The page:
I am too much. But if you come close enough to me to see how much too much I am, I will love you back. I will love you back so hard. I will love you until it breaks me or you or both of us.

I may also scream. I may max out your credit card. I may cry all the time. I may not be able to get out of bed today. I may be up all night tomorrow. I may cost a fortune in co-pays, even if I never end up in the hospital. But I may end up in the hospital.

I will be the best person you’ve ever known. I may be someone else entirely. The problem is, I don’t know who I’ll be on any given day or week or month. I wish I could tell you because that would mean it was predictable, but it’s not.

I may want to die. I may want to die a lot of the time.

I bet it’s really scary to love someone who wants to die. I’m sorry about that.

It’s also really scary to be someone who wants to die. I’m sorry about that, too.

I’ve spent a long time being sorry.

When do I get to stop being sorry for being a human being?

The thing is, I’ve been told enough that I’m too much. For as long as I have memories, I remember the world telling me, either directly or indirectly, that I’m too much. My teachers. My friends. My lack of friends. My own mother. It was apparent to me, very early, that I was too much.

I talked too much. I wiggled too much. I read too much. I just existed too much.

But I cannot live as if I am too much. Believing I am too much makes me not enough.

I’ve been made to believe that I am fortunate to be loved. I am fortunate that someone will “put up with me.” I am more fortunate than “normal” people because I am crazy, and therefore must be less lovable. Feeling less lovable is easier for me because if I don’t get the love I give, it’s easy to explain why. Feeling less lovable is also easier for the world because the less we are, the more we are profitable.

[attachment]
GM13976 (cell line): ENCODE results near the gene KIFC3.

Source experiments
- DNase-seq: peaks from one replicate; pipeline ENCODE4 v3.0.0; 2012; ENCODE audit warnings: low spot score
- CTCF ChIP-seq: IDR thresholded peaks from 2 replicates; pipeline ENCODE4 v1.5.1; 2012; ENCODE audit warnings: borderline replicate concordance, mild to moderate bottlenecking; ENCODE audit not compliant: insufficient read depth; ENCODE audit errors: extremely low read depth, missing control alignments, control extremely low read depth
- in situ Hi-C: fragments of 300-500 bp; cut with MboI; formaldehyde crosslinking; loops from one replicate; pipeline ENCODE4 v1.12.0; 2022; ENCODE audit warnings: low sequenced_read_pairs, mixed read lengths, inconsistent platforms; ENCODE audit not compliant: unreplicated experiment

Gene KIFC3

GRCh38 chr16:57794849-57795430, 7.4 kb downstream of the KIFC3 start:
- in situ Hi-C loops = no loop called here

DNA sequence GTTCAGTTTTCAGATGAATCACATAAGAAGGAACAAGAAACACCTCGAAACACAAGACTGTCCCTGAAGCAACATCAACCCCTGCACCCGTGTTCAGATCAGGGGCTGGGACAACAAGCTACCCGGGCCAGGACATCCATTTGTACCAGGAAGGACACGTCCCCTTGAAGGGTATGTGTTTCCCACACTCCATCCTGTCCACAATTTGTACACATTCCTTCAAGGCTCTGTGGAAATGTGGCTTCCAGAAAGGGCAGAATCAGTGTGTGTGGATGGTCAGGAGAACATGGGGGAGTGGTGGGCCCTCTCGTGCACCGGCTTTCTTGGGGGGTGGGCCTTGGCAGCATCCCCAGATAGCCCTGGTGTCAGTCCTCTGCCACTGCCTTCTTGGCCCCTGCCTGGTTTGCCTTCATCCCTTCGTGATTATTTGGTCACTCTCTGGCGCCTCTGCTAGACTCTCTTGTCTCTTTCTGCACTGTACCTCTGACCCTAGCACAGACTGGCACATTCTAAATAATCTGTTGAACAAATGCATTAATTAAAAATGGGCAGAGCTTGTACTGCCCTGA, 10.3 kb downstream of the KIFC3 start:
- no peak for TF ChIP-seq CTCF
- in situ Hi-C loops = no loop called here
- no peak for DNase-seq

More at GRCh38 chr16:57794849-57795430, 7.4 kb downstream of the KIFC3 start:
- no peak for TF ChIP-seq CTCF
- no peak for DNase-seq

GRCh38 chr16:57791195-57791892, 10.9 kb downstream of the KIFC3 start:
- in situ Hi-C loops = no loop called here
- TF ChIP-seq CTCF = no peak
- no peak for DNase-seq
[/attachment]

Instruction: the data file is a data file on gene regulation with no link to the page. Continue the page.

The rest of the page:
The less I feel I am, the more I feel I need to have.

I will never have enough, so I have to work harder than you to be lovable. This applies to all of humankind I suppose, but imagine if your starting block is “hard to love” or “fortunate to be loved.” How far would you have to go to be deserving of affection?

I already know that I started at a disadvantage. I’ve known that for a long time. I’ve wept about my worth. I’ve lamented my illness. I’ve hated my mother for making me sick and the world for making me feel even sicker. But those feelings, regardless of how powerful they are, will never make me “normal.” Whatever “normal” is, I am not that thing.

No, but I am all the things that you are just the same. Those things manifested in me look more powerful and more dangerous, more of everything good and more of everything bad. But they aren’t new behaviors; they are just dominant ones. I am a lot of things, including hard to love.

I am a lot of things, including worth loving.

Image via shutterstock.com.

Comment: Has your mental illness affected your relationships?


This article has been republished from Ravishly with full permission. You can view the original article here.

If you liked this story, read more like it on Ravishly.com: